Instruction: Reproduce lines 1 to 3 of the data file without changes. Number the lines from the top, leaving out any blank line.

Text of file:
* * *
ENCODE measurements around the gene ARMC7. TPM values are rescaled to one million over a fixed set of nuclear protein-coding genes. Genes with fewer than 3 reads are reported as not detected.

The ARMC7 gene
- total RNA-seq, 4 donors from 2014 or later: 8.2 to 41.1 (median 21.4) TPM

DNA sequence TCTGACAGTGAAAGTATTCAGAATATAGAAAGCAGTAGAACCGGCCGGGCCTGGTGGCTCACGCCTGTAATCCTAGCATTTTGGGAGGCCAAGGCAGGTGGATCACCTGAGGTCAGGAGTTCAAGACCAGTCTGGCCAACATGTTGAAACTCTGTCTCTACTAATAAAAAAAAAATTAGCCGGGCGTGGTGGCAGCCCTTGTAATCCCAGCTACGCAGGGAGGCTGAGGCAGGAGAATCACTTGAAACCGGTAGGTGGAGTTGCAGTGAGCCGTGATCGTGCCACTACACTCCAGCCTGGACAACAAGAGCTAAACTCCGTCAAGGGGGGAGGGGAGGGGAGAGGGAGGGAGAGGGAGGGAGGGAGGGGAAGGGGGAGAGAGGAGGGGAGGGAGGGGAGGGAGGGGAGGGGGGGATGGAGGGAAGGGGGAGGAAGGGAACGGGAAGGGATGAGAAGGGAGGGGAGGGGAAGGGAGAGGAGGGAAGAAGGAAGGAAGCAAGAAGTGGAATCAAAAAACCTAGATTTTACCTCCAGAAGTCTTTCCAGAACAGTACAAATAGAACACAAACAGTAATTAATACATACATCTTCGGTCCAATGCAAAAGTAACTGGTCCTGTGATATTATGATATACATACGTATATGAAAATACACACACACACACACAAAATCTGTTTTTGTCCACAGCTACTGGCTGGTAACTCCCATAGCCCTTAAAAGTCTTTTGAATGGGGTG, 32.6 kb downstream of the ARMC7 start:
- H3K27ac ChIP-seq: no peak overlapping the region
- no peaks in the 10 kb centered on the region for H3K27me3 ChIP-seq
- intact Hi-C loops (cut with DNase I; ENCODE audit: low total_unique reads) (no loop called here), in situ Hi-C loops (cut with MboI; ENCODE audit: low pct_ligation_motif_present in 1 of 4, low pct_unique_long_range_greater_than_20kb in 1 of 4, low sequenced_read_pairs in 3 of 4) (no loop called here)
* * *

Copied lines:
ENCODE measurements around the gene ARMC7. TPM values are rescaled to one million over a fixed set of nuclear protein-coding genes. Genes with fewer than 3 reads are reported as not detected.

The ARMC7 gene
- total RNA-seq, 4 donors from 2014 or later: 8.2 to 41.1 (median 21.4) TPM